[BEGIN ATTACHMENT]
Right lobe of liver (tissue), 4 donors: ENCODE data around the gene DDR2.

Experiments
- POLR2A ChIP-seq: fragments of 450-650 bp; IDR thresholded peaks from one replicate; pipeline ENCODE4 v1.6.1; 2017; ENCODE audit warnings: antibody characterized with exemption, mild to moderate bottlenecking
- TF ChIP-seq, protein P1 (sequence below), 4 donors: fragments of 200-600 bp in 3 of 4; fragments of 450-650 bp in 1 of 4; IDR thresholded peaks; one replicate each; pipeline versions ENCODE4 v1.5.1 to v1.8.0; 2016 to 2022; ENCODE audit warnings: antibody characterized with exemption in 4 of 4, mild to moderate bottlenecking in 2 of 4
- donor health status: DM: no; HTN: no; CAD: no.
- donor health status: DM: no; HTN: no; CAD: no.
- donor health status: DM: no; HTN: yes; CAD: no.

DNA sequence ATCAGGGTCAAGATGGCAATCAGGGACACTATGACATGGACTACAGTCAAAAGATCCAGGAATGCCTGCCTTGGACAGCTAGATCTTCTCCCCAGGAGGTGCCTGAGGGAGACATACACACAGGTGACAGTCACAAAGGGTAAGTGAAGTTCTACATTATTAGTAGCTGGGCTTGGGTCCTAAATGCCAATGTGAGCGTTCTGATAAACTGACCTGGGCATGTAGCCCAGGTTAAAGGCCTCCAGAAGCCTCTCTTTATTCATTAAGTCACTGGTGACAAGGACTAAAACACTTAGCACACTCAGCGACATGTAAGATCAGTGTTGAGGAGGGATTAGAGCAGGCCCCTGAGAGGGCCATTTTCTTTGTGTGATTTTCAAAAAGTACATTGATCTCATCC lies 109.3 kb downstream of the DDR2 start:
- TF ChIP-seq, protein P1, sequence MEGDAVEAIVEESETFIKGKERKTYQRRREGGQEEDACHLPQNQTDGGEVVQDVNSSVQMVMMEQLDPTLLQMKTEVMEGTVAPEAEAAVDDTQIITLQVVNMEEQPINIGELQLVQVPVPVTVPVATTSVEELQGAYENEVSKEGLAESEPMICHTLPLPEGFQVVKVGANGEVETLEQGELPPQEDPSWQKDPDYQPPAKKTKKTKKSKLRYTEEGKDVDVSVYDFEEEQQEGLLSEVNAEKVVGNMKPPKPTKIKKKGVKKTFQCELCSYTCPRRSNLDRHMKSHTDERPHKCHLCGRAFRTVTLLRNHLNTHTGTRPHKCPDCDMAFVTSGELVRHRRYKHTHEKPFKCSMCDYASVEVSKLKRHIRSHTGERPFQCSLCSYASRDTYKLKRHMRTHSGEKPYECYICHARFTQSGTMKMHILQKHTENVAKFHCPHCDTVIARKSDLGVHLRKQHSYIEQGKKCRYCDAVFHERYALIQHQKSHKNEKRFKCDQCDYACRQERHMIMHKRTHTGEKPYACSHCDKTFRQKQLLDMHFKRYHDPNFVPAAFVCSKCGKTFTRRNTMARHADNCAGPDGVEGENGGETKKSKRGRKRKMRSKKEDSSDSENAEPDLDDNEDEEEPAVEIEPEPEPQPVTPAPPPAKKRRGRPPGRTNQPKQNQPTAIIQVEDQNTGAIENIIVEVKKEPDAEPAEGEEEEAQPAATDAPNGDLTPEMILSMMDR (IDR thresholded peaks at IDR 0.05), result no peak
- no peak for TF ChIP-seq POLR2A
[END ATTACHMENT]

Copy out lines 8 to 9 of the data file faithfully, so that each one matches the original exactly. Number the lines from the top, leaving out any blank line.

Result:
DNA sequence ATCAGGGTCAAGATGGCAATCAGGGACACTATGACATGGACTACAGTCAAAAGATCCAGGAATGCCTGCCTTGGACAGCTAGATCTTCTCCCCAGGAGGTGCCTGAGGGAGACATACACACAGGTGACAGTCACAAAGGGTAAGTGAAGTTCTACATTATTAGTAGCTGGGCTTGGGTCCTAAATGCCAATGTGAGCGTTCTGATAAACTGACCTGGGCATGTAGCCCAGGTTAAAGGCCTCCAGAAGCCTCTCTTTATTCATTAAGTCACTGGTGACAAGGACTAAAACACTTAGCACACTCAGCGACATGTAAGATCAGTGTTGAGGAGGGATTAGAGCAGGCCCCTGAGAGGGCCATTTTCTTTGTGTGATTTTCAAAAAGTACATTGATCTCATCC lies 109.3 kb downstream of the DDR2 start:
- TF ChIP-seq, protein P1, sequence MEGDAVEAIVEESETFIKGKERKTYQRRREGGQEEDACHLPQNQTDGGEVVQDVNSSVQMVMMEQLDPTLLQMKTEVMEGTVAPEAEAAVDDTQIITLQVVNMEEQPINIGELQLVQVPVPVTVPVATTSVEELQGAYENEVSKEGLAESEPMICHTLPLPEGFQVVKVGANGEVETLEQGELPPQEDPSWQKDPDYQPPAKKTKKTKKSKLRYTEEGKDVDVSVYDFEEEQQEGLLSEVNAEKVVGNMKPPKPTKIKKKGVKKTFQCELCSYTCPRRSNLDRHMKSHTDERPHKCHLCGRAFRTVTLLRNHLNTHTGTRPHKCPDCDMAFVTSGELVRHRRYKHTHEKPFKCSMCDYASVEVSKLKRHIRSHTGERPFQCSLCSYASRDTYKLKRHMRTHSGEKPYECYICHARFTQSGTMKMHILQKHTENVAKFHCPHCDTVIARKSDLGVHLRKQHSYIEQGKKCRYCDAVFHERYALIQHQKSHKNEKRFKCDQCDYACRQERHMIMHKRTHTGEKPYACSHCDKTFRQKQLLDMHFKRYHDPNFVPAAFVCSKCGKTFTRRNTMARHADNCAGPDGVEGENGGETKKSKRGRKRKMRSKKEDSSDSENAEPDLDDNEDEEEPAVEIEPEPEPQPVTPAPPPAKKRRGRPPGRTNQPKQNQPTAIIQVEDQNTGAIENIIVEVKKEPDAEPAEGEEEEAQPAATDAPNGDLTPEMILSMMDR (IDR thresholded peaks at IDR 0.05), result no peak